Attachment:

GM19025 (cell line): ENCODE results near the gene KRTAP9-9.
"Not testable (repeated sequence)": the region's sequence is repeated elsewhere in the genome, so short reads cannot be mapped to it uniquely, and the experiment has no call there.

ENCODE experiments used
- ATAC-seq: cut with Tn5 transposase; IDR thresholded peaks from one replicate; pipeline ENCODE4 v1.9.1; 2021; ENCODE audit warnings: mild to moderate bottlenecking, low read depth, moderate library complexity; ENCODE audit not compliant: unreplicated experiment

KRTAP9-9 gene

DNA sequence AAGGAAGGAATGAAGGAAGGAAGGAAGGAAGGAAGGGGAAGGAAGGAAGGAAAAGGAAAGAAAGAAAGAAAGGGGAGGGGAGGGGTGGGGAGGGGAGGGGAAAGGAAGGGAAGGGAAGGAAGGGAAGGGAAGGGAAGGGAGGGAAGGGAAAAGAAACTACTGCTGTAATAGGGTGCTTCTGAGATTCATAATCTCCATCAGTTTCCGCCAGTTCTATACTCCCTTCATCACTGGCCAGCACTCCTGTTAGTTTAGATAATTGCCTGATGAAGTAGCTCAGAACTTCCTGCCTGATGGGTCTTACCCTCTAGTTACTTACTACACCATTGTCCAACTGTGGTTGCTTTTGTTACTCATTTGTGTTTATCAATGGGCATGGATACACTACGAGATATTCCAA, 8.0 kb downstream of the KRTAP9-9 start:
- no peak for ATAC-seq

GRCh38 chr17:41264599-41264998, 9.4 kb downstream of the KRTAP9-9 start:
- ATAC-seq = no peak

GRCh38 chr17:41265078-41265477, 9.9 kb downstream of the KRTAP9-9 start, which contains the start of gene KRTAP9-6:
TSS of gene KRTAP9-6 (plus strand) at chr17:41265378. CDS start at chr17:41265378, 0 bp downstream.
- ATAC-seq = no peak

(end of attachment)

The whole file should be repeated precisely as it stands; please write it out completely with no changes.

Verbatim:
GM19025 (cell line): ENCODE results near the gene KRTAP9-9.
"Not testable (repeated sequence)": the region's sequence is repeated elsewhere in the genome, so short reads cannot be mapped to it uniquely, and the experiment has no call there.

ENCODE experiments used
- ATAC-seq: cut with Tn5 transposase; IDR thresholded peaks from one replicate; pipeline ENCODE4 v1.9.1; 2021; ENCODE audit warnings: mild to moderate bottlenecking, low read depth, moderate library complexity; ENCODE audit not compliant: unreplicated experiment

KRTAP9-9 gene

DNA sequence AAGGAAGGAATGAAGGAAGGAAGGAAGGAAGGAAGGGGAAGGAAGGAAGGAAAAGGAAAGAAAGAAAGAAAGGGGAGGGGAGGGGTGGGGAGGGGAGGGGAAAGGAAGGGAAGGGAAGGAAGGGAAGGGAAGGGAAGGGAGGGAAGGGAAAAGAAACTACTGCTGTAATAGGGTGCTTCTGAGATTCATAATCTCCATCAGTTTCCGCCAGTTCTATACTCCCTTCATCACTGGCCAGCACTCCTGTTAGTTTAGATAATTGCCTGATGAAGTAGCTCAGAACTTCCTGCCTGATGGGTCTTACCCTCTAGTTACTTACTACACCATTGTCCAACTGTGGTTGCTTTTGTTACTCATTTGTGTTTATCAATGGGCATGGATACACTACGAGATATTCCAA, 8.0 kb downstream of the KRTAP9-9 start:
- no peak for ATAC-seq

GRCh38 chr17:41264599-41264998, 9.4 kb downstream of the KRTAP9-9 start:
- ATAC-seq = no peak

GRCh38 chr17:41265078-41265477, 9.9 kb downstream of the KRTAP9-9 start, which contains the start of gene KRTAP9-6:
TSS of gene KRTAP9-6 (plus strand) at chr17:41265378. CDS start at chr17:41265378, 0 bp downstream.
- ATAC-seq = no peak